Equities: Momentum Continues

Equities 8 minutes to read

Eleanor Creagh

Australian markets strategist, Saxo Bank

Summary:  We ended the year with a bullish bias on equities (not the real economy) based on the recession of risks on the geopolitical front and huge amounts of liquidity being thrown at the market by central banks. Equities have continued to march higher and overnight the S&P 500 closed at another record high.


But what to expect after a year of 30% returns - expensive markets and stretched valuations! Momentum is strong and presents further upside for risk assets throughout Q1 2020.

Further into the year, the key test will then be whether reality is in line with market expectations. Will green shoots actually translate into a return to trend growth, and will the narrative of receding geopolitical risks be maintained. We are sceptical on both fronts.

The prior year’s gains have been driven almost exclusively by multiple expansion, and a recovery in earnings is already priced. This leaves the market frothy and somewhat vulnerable to shocks and there are plenty of catalysts for potential drawdown, geopolitical, economic, policy or otherwise. But for long term investors, these headwinds should not deter. With liquidity being pumped and low yields forcing risk seeking behaviour, dip buyers are there on the sidelines ready to step in as valuations correct which lends an underlying support to global markets. Monetary policymakers have already exhibited their willingness to intervene with added stimulus measures in an attempt to extend the cycle, so, for as long as investors feel like central banks have their back and policy rates remain low there will be upside for equities.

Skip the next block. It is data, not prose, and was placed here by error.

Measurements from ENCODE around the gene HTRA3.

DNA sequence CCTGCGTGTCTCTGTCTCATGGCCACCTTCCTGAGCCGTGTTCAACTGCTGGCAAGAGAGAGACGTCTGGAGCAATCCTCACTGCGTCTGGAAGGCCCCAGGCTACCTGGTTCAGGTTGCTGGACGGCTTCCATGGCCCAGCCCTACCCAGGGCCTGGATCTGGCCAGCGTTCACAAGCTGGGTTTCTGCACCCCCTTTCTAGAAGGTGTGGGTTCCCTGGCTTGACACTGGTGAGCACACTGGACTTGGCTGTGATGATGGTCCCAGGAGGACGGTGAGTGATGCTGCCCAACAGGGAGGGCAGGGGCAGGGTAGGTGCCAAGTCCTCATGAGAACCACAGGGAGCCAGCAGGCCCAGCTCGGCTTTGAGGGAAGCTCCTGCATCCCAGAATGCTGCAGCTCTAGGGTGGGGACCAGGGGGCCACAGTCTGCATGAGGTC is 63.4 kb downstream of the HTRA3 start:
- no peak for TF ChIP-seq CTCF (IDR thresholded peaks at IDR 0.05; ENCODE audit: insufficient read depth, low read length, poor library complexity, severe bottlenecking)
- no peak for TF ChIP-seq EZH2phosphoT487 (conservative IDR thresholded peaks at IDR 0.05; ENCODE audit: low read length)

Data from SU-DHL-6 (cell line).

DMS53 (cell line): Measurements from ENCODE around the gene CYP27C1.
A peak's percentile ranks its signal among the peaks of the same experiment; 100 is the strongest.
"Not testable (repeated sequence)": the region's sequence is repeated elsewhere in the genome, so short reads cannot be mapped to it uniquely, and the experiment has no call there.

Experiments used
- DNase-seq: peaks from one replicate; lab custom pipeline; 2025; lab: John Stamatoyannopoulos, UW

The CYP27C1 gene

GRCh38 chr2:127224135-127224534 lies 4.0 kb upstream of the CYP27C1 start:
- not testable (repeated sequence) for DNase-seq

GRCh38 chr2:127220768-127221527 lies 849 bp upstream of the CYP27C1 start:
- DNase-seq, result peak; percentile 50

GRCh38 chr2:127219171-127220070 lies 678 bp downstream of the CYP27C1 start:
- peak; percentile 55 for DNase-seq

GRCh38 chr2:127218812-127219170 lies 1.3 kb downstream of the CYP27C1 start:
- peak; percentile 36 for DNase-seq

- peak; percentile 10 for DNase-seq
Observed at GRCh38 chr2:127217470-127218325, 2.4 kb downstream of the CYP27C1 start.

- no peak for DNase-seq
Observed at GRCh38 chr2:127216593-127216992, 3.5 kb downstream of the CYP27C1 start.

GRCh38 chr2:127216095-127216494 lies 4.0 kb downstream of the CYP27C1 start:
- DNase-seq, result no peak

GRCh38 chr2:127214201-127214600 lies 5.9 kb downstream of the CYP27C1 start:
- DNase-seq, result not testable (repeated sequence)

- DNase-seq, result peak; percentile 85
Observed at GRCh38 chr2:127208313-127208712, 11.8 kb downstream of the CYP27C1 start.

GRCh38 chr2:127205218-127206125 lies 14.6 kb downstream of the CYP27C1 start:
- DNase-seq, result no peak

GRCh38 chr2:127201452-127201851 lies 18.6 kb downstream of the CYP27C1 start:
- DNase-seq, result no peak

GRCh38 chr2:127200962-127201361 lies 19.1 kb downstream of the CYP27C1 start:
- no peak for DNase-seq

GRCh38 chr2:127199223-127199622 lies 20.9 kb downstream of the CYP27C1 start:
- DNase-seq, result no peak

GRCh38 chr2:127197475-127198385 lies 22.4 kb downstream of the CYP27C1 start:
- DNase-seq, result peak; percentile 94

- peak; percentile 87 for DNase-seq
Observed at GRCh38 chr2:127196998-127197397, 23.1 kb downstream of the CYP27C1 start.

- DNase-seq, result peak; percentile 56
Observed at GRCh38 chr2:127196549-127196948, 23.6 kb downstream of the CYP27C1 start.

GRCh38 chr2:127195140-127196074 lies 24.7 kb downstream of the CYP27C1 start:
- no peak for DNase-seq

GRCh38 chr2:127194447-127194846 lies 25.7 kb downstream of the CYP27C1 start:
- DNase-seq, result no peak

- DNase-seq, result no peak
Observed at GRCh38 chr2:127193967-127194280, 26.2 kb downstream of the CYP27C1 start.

Monetary policy remains a powerful determinant of asset prices, and as we progress through the year, continued central bank liquidity injections will lend underlying support to equity markets. Record low interest rates also tempt investors up the risk spectrum and feed into valuation models, justifying higher multiples, and fuelling asset price inflation. A dynamic set to continue throughout the year ahead. Obviously the inability of such policies to produce a self-sustaining revival in growth, without stoking record wealth inequality, social unrest, and global political risk is a problem for another day.

In other news, this week the long awaited Phase 1 trade deal is set to be signed, although no one has seen the text yet! A lot of the positivity has already been priced and so we question how much further markets can rally on trade optimism, its seemingly endless. At any rate attention has shifted to primary drivers being earnings and central banks accommodation anyway. The risks really lie on the downside if the deal is perhaps more watered down than expected, or there is room for China to backtrack on promises easily. Something they have a long history in doing. Considering how difficult it was to get to this phase one deal, nobody should expect a phase two deal any time soon – if ever. Even Trump himself acknowledges phase 2 is unlikely to come before elections. Which means tariffs are likely to remain at current levels, bar the small rollback included in this phase 1 deal.

Will talks breakdown again? The election will be won on a strong economy and Trump sees the stock market as a real time indicator of that, but being tough on China also appeals to not only Trumps base but a bipartisan audience so it’s going to be a balancing act. The risk of tariff hikes in election year is reduced, but China have a reputation of failing to deliver on prior promises which is why enforcement was such a big issue during these negotiations. If China do not comply with the agreement set to be signed Wednesday, Trump has free reign to impose additional tariffs. There are some ambitious purchase commitments included in the deal, so there is plenty of scope for failing to meet them.

The deal by no means, means the stand-off is over. A lot of the more deep rooted issues have been left for phase 2 negotiations and whatever deal is signed between the 2 sides there is an ongoing bifurcation as it relates to technology well under way. Many Chinese companies remain blacklisted by the US Commerce department, and these efforts will be ongoing regardless of the present truce. Meanwhile Beijing are removing foreign computer equipment and software from government offices and public institutions and continue to increase self-reliance. On the technology battleground, you can’t get more specific sign of disengagement than this.

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